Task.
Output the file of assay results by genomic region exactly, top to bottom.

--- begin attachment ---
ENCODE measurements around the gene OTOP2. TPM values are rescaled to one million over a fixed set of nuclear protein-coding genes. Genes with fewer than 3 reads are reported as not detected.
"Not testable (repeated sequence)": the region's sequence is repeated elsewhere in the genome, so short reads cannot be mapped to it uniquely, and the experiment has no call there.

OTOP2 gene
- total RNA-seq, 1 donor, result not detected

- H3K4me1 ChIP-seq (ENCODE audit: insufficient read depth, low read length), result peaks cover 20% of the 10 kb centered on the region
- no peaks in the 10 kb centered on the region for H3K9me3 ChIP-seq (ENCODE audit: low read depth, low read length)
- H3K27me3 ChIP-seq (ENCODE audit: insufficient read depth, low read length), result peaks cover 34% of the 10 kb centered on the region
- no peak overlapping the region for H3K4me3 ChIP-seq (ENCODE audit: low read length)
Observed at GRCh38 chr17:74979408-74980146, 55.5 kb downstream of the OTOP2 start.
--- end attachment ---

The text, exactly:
ENCODE measurements around the gene OTOP2. TPM values are rescaled to one million over a fixed set of nuclear protein-coding genes. Genes with fewer than 3 reads are reported as not detected.
"Not testable (repeated sequence)": the region's sequence is repeated elsewhere in the genome, so short reads cannot be mapped to it uniquely, and the experiment has no call there.

OTOP2 gene
- total RNA-seq, 1 donor, result not detected

- H3K4me1 ChIP-seq (ENCODE audit: insufficient read depth, low read length), result peaks cover 20% of the 10 kb centered on the region
- no peaks in the 10 kb centered on the region for H3K9me3 ChIP-seq (ENCODE audit: low read depth, low read length)
- H3K27me3 ChIP-seq (ENCODE audit: insufficient read depth, low read length), result peaks cover 34% of the 10 kb centered on the region
- no peak overlapping the region for H3K4me3 ChIP-seq (ENCODE audit: low read length)
Observed at GRCh38 chr17:74979408-74980146, 55.5 kb downstream of the OTOP2 start.